Wonderful long chat over tea & buns with Paul M. at an outdoor/indoor cafe table on what was once a street but is now an indoor space under a glass roof inside a large hotel. If we don't quite speak of cabbages and kings, we certainly touch on atheists and kings. This is a few hours after I finish Jeremy's copy of 'Operation
Mincemeat' by Ben MacIntyre. MacIntyre's book relates the World-War-II ruse to make
Nazi German generals think that Allied forces were not going to make their main Mediterranean attack via Sicily
(when in fact they were) by having a dead body dressed as a naval officer wash ashore in Spain chained to a briefcase of misleading letters. Fascinating that the man at the head of the operation had a table-tennis-promoting communist brother who British intelligence felt sure was passing secrets to the Soviets (and he was). Many similar interesting details, though the book suffers slightly from researchitis, the need of an author to show how much detailed research he did in order to justify the length of the book. In a number of places we have to have a tangential character described in painstaking detail, whether it holds the story up or not. Still, haunting to read about a Britain so near and yet so far, a place where a spy chief could engage in a strange flirtation with the MI5 secretary whose photo supplied the dead man's wallet with a fictional love interest, both people play-acting the parts of dead officer and dead officer's crush with ever-greater earnestness. This strange perhaps-romance reaches its climax in an outing to a West End show called 'Strike a New Note'. At the show are four people including the manager of the deception project, the supposed girlfriend of the dressed-up corpse, and two friends, using tickets two stubs from which have already been put in the dead man's effects to create the impression he was in London days before washing up in neutral Spain. In fact by then the weeks-dead cadaver was in a metal tube on a submarine already several days at sea when the musical show he had tickets for was playing in London. At this point MacIntyre's side note that on stage that night in the 1940s were the as-yet unknown 16 and 17-year-old Eric Morecombe and Ernie Wise is a successful use of detail. At least for those of us who remember those two as older established comedians thirty-plus years later.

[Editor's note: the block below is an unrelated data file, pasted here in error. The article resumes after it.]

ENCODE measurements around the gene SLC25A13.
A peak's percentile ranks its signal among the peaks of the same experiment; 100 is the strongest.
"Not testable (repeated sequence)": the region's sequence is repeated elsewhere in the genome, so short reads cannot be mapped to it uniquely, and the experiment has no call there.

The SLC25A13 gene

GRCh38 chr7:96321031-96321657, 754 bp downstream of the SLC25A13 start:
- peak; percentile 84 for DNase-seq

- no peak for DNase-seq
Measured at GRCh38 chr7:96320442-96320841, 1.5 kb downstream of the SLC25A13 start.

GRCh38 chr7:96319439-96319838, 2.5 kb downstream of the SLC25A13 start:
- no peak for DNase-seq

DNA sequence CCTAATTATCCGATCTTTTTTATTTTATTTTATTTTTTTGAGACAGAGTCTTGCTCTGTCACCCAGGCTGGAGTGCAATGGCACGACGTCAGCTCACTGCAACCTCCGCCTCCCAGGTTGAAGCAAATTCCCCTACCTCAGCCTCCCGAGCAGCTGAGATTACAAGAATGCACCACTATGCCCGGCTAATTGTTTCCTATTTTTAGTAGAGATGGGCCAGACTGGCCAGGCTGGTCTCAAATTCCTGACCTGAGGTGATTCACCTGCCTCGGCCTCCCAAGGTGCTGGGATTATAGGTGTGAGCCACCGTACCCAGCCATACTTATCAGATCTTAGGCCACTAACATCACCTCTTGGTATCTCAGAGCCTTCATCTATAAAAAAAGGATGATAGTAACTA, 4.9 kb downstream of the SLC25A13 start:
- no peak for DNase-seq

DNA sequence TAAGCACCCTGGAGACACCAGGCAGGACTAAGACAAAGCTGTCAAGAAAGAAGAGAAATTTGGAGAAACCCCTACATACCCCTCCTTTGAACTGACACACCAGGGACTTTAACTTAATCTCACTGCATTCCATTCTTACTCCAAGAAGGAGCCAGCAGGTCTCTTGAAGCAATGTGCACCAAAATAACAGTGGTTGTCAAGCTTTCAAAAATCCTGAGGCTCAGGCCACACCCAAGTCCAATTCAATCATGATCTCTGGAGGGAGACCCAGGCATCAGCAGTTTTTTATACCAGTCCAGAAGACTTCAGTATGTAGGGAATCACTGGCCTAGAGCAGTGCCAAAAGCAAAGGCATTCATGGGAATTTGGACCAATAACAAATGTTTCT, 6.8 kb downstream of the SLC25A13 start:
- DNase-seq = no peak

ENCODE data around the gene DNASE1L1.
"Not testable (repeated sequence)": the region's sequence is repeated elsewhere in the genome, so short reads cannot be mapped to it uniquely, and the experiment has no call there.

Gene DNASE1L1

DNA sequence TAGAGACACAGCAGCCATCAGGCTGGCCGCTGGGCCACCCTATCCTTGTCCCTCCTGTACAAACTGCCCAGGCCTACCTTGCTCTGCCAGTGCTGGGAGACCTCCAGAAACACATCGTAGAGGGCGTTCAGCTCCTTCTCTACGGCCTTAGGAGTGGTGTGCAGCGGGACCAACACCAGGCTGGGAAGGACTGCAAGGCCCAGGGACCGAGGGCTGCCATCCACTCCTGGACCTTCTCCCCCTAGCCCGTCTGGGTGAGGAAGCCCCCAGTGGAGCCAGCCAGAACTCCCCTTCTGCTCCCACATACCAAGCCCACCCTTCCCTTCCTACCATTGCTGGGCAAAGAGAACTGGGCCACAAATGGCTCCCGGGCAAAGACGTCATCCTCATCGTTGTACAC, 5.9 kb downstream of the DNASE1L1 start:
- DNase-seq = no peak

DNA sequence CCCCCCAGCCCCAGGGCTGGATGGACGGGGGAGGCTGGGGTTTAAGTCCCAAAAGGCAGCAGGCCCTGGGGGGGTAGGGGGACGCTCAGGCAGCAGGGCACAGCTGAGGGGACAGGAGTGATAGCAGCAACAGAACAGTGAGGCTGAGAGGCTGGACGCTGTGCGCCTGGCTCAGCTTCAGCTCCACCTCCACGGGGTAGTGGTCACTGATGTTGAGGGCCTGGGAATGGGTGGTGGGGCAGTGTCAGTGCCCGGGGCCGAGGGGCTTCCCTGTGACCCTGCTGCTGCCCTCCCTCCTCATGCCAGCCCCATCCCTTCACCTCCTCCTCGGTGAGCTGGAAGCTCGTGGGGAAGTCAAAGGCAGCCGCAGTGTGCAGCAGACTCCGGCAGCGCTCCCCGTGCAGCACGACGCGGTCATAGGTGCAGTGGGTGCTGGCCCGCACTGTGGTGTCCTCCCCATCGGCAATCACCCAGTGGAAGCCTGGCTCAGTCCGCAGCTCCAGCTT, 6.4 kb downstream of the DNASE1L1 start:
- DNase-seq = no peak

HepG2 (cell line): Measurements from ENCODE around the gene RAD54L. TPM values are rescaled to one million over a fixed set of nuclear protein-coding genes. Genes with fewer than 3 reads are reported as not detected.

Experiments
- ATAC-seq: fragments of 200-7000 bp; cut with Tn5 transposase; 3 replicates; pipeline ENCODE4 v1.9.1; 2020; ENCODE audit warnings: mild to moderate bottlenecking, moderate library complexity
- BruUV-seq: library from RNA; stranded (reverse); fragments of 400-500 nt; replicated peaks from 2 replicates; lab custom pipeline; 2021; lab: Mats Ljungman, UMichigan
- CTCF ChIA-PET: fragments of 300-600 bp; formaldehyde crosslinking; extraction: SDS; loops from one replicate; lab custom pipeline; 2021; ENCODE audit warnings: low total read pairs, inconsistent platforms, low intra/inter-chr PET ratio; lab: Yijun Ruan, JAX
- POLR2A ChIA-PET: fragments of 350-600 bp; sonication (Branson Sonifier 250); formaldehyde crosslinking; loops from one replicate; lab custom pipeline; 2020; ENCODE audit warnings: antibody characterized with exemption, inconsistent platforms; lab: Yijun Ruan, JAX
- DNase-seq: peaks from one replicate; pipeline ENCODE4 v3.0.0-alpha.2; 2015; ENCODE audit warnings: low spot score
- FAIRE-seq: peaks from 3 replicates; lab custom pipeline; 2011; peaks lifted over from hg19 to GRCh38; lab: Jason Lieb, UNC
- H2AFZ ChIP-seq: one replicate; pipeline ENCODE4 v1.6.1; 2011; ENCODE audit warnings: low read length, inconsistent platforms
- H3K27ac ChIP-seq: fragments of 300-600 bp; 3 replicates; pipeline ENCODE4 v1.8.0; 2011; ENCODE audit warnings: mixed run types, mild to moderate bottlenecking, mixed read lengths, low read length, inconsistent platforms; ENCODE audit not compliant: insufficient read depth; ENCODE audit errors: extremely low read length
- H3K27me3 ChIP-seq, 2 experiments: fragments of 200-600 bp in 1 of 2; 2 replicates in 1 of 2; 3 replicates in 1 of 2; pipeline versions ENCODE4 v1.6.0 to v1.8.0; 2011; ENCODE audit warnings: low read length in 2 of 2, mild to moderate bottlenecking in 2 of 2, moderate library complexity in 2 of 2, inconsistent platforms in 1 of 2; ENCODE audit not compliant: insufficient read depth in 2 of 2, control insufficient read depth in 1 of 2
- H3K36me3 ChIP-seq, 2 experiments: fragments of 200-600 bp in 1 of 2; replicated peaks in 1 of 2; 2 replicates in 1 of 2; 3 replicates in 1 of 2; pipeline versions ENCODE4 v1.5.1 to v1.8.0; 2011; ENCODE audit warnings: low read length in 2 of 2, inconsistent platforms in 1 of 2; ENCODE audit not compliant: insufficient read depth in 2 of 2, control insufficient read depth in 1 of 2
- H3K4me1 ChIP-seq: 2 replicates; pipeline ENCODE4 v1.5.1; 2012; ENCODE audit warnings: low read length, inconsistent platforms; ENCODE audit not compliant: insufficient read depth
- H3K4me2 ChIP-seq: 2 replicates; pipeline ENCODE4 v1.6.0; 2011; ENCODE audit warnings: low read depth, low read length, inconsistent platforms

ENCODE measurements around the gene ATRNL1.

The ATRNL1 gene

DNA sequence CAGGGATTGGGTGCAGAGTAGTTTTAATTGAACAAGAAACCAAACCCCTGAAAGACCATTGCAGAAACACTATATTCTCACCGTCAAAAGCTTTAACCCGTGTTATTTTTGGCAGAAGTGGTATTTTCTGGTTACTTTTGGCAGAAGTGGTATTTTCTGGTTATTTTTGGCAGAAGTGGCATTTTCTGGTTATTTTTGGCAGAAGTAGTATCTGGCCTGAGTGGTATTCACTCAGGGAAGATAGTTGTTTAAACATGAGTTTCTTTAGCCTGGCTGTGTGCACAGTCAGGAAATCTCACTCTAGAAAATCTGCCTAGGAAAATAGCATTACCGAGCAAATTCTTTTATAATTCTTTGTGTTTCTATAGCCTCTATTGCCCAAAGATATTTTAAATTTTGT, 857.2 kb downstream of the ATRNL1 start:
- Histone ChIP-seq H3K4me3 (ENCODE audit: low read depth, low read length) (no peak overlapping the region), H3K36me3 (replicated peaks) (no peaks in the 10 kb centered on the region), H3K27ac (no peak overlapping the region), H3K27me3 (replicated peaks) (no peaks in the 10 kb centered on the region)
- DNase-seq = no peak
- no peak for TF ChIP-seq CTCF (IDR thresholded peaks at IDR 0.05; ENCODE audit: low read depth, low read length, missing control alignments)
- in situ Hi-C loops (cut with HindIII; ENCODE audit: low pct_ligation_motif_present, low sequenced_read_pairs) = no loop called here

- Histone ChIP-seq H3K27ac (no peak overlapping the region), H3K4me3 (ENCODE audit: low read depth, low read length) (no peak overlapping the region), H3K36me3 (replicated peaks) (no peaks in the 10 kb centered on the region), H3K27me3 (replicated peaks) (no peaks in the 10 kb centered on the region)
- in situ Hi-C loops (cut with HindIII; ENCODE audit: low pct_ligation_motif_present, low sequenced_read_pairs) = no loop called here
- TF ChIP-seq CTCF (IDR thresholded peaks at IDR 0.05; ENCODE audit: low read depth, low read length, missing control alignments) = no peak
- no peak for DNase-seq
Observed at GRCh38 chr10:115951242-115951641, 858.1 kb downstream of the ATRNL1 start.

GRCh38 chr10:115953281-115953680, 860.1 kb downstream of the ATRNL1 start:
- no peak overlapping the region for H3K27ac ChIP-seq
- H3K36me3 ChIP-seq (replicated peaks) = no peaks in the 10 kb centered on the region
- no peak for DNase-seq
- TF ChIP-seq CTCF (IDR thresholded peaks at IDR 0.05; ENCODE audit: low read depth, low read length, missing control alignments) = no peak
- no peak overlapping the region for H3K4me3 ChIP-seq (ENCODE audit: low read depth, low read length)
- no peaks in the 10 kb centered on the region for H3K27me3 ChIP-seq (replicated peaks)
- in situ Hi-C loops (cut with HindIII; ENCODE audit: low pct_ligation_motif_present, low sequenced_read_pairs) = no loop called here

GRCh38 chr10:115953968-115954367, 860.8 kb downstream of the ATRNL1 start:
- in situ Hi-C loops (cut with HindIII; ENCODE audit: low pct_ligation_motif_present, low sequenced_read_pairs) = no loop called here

Last night met Alvi & Terri. Then dinner with Magdolna & her two cats. Zdravko alerts me
to a graph of films by genre. This is quite interesting - the slow growth of documentaries, the recent explosion of porn, the death of the Western, the slow growth of sci-fi, the early sharp decline and then recent partial recovery of short films.
Meetings with Bea & Zsuzsa & IT Attila in recent days. Yesterday I bought a one-month transport pass
and on a tram heading west in the afternoon find myself standing next to a man who seems to have a bald spot. On closer inspection I see that this is not a bald spot but a fleshy knob or growth about the size
of a brazil nut, sprouting out of his thick black hair on the crown of his head. After travelling out to the edge of town to meet Attila I am again on the same tram in the evening travelling east. I find I am standing next to a woman who seems to have a bald spot, but again on closer inspection this is another
fleshy bare-skinned buttony bean the size of an almond, sprouting out of thick black hair on the crown of her head. / Here's a short talk by a physicist rejoicing in the name of Wubbo. He suggests that